Aidan Meller Gallery’s latest exhibition, Modernist Bohemia presents significant work from the vibrant period spanning the years between the 1860s and the mid-twentieth century.

Displaying the experimentation and innovation characteristic of the period, the works on show at Aidan Meller Gallery are compelling examples of Modernist response to the tumult of industrialisation and urbanisation and horror of the two world wars.

Original work by Roger Hilton and the young Moore, drawings by Cocteau, Dali and pastels from the ‘Prince of Paris’, Jules Pascin, the gallery’s latest exhibition reveals the English Channel as the forcefield in which Modernism took place.

With glimpses of the bohemian neighbourhoods of Hampstead to the Surrealist quarters of Montparnasse to the St Ives school, the artworks exhibited were created from within the geographical foci of the Movement.

From members of the Salon of Gertrude Stein to the personalities involved in Cocteau’s famous collaborations, the artists shown present Modernism not as a single idea or style, but a diverse array of approaches.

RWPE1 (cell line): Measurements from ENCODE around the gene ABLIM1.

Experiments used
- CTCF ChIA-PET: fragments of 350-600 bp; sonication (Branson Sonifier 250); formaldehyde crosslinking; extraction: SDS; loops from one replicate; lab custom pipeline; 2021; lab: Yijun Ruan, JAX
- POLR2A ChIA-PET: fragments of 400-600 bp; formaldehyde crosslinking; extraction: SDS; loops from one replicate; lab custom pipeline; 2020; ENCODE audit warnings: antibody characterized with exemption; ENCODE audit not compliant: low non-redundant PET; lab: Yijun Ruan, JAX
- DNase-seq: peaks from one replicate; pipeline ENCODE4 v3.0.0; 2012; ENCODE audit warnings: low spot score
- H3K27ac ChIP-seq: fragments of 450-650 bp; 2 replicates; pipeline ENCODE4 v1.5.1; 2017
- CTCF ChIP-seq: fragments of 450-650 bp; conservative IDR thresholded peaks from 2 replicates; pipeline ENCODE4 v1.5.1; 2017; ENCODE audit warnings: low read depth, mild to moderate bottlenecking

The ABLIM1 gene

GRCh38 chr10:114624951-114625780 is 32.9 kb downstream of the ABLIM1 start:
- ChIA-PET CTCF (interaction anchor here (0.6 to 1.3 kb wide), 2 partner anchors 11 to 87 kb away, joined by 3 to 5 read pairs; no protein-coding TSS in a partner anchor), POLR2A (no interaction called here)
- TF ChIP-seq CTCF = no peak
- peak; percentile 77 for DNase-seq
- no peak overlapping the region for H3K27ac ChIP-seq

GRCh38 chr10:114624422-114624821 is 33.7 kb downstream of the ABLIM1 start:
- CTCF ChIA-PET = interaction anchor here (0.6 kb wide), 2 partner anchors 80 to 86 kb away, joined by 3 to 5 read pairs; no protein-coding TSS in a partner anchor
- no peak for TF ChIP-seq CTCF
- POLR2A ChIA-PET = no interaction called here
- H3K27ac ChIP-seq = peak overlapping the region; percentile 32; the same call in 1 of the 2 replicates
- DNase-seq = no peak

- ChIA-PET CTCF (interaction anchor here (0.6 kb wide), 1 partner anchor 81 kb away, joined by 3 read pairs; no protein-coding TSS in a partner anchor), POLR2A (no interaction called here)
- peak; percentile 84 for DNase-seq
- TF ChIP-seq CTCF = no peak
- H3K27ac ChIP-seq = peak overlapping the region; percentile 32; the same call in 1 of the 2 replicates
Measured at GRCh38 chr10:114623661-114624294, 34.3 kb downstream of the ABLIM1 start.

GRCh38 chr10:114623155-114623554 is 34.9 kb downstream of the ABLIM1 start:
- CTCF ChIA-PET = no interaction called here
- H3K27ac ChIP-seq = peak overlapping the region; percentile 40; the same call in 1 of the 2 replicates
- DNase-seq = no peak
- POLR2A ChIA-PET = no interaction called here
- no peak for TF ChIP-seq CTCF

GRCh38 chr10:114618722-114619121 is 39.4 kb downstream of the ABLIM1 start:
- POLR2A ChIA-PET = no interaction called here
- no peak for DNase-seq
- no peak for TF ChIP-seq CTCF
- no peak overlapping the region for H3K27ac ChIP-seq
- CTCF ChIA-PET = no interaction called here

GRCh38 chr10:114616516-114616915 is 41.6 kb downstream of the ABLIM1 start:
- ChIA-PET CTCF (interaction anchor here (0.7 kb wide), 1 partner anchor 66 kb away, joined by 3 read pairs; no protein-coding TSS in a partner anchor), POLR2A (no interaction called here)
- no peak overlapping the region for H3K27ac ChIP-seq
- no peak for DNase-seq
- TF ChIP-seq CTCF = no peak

United by characteristic paradox, Modernist art is defined by the desire for creation, weighed down with the awareness of inevitable destruction and decay. Starring the famous bohemian personalities of Modernism, from the ‘Frivolous Prince’ Cocteau to Pascin and Roger Hilton, as given to hedonism as to depression, the exhibition forcefully displays the emotional tenor of the period.

In the powerful physical presence of the artworks themselves, however, it’s ultimately creation that’s celebrated. From Dali’s sketch for theatrical scenery design to Cocteau’s satirical pen and ink doodles of cafe culture, the exhibition portrays the vibrant, fantastical world of the modernists’ own making.

To accompany the exhibition, the Ashmolean Museum of Art and Archeology in Oxford are displaying ‘Degas to Picasso’, a comprehensive illustration of the development of the Modernist Movement.